A board of directors (BOD) is a group of people that run a corporation or other form of organization. When addressing a BOD in person or through a letter, formal wording should be used. Addressing a BOD is often a scary experience for some people. A board of directors is addressed for asking questions or offering statements or opinions.
Address the board of directors in person. If you are attending a meeting and must address the board with a question or statement, the words spoken should be addressed to one individual person. If addressing the entire board, the Purdue University Online Writing Lab recommends you say “Ladies and Gentleman of the Board.”
Call the member by his title and name. To address a board member in person, state the person’s title first such as “Mr.” “Mrs.” or “Dr.” and then state the person’s name and position on the board. An example is “Mr. Smith, Chairman of the Board.” After the person or group acknowledges you, you are free to continue speaking.
Write a letter. Many times, a board of directors is addressed through a letter. When writing a letter to a BOD, follow standard business basics for letter writing.
Insert your own address at the top of the letter. The sender should include his own address and the letter should be dated. You do not need to include your name at the top of the letter. If using letterhead, this step may already be done.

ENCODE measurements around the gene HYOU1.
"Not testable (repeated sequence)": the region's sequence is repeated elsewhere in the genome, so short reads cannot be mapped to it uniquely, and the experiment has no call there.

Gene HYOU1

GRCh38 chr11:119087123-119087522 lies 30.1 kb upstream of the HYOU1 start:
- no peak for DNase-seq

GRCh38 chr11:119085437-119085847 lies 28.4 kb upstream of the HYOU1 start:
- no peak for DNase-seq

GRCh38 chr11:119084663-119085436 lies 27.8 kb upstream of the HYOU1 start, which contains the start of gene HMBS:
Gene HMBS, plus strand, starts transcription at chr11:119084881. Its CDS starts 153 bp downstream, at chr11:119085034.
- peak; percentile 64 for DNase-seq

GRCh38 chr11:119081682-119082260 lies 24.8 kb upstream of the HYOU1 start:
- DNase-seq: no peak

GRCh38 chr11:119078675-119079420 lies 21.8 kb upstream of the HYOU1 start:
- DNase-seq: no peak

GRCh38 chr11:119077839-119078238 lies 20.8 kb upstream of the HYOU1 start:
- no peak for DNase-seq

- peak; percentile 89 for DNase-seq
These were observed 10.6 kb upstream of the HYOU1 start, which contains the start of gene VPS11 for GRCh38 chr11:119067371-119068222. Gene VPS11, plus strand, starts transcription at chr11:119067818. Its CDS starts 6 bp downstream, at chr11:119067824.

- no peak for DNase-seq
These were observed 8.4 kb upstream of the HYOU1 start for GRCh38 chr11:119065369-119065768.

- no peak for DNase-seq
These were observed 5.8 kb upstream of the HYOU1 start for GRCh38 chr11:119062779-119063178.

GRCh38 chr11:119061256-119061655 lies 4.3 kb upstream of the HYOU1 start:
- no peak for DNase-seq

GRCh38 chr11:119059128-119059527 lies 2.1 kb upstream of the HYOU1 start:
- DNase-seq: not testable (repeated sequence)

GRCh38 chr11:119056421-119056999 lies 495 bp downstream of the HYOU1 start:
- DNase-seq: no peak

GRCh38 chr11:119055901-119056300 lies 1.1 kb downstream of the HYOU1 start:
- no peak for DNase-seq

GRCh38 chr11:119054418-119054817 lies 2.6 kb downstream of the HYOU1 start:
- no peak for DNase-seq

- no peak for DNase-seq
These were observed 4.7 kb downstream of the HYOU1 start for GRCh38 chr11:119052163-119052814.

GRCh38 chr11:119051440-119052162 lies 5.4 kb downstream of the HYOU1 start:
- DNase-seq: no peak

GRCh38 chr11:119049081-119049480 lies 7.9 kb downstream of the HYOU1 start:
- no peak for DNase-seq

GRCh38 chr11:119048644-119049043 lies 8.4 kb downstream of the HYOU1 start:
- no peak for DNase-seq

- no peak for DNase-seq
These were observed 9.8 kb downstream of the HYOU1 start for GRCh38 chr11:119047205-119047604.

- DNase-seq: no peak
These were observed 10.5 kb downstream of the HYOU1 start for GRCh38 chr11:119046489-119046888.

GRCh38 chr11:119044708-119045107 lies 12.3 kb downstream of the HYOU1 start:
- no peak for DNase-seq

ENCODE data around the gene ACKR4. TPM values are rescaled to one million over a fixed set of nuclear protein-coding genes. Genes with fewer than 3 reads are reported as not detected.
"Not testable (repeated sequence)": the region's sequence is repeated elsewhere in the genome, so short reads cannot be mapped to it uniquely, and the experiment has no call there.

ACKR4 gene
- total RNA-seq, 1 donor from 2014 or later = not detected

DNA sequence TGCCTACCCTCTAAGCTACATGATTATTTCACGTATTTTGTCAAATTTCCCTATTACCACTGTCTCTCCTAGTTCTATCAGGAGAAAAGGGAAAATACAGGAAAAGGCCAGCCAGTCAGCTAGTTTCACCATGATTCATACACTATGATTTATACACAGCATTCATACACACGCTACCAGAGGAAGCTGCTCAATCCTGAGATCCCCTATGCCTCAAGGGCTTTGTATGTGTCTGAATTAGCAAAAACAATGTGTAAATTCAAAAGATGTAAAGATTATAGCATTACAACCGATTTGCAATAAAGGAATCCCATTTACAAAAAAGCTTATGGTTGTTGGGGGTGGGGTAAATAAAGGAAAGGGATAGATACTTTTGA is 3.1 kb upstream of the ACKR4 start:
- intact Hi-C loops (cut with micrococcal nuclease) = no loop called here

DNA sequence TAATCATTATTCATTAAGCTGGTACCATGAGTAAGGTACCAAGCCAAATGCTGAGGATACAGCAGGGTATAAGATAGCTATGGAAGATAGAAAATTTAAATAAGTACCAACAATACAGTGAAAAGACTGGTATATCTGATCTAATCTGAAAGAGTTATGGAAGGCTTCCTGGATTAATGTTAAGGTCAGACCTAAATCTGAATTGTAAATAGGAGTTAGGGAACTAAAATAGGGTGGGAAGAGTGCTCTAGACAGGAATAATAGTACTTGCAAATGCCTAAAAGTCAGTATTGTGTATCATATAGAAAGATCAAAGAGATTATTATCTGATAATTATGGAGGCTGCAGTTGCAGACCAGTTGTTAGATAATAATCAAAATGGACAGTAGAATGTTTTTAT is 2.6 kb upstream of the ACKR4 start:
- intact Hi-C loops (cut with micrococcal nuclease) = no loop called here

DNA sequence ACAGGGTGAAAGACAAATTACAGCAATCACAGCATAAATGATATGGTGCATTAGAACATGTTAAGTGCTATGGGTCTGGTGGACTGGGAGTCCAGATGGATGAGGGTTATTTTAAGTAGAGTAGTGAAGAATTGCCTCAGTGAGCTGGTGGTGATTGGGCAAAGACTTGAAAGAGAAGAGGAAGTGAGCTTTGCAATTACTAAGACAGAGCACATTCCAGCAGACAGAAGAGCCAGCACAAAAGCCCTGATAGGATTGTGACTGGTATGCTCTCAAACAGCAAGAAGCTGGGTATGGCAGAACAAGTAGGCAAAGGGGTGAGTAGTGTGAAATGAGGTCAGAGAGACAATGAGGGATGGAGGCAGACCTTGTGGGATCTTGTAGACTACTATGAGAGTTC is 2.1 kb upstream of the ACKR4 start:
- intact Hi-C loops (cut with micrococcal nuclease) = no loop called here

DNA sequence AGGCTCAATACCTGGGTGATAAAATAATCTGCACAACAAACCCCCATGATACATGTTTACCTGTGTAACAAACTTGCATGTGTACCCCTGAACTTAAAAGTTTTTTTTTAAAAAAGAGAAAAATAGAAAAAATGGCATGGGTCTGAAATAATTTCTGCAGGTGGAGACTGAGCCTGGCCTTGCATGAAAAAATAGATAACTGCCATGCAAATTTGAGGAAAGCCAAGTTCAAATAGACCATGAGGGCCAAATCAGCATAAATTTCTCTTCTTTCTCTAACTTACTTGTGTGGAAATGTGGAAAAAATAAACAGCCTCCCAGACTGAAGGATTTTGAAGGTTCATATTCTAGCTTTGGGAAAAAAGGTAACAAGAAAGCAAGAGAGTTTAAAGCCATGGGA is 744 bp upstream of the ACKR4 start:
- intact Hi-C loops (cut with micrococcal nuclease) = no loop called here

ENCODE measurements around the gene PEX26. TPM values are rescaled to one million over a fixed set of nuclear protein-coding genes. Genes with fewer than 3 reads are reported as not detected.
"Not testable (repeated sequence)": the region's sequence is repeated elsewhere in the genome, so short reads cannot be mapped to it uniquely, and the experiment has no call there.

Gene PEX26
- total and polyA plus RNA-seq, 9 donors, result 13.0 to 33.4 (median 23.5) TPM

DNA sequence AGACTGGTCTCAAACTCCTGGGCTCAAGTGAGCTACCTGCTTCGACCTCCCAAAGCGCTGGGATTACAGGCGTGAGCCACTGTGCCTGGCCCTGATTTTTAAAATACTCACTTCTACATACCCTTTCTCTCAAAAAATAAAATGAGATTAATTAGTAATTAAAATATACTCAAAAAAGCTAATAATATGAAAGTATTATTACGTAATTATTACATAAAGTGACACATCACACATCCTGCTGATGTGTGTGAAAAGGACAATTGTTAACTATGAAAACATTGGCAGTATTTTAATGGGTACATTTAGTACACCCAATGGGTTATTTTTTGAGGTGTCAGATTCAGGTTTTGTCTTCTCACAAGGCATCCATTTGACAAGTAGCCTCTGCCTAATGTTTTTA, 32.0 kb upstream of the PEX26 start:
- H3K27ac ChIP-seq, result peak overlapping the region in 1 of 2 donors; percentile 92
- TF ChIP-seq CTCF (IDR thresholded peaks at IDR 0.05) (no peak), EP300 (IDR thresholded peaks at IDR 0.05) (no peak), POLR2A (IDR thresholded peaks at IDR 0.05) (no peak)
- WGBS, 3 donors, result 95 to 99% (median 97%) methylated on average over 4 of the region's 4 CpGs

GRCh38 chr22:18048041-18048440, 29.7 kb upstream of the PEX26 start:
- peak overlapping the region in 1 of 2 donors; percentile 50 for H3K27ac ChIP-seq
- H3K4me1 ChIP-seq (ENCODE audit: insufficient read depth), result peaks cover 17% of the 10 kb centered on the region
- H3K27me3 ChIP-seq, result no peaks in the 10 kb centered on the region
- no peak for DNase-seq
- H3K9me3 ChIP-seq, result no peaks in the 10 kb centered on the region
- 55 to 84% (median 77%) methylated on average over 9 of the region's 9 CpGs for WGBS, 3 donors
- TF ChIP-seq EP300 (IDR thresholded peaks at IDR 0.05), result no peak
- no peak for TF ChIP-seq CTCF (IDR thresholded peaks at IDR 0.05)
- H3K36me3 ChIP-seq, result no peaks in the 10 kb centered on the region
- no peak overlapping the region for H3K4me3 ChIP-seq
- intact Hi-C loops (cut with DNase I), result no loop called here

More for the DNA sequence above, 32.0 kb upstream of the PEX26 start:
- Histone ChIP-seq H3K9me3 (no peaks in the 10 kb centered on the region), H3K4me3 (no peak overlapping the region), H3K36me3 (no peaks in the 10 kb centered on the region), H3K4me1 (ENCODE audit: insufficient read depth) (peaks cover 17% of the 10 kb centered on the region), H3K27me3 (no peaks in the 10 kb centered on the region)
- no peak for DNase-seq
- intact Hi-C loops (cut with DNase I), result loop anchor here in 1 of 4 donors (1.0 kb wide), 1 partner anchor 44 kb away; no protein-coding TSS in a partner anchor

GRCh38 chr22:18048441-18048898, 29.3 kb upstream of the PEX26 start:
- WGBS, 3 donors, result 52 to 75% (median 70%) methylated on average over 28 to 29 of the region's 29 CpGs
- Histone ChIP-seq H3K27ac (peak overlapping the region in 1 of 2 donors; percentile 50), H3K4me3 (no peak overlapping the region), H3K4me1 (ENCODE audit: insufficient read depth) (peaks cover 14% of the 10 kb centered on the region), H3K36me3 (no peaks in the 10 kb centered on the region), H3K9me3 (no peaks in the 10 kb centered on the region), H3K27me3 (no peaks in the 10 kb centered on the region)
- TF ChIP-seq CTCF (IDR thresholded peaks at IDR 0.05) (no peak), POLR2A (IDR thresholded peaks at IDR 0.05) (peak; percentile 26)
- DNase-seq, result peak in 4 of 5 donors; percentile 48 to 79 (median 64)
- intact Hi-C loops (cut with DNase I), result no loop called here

Begin the letter with a salutation. The letter should state “Dear Mr. Smith.” Use the appropriate title for the person and the person’s surname only.
Write the body of the letter. When writing the actual letter, include only factual information that is clear and easy to understand. Close the letter with “Thank you” and sign and print your full name.
Address the envelope. The envelope should be addressed again by using the person’s title. After the title, include the person’s full name such as “Mr. James Smith.” Under the recipient’s name, write “Chairman of the Board.” Below that should be the organization’s name and address.
Jennifer VanBaren started her professional online writing career in 2010. She taught college-level accounting, math and business classes for five years. Her writing highlights include publishing articles about music, business, gardening and home organization. She holds a Bachelor of Science in accounting and finance from St. Joseph's College in Rensselaer, Ind.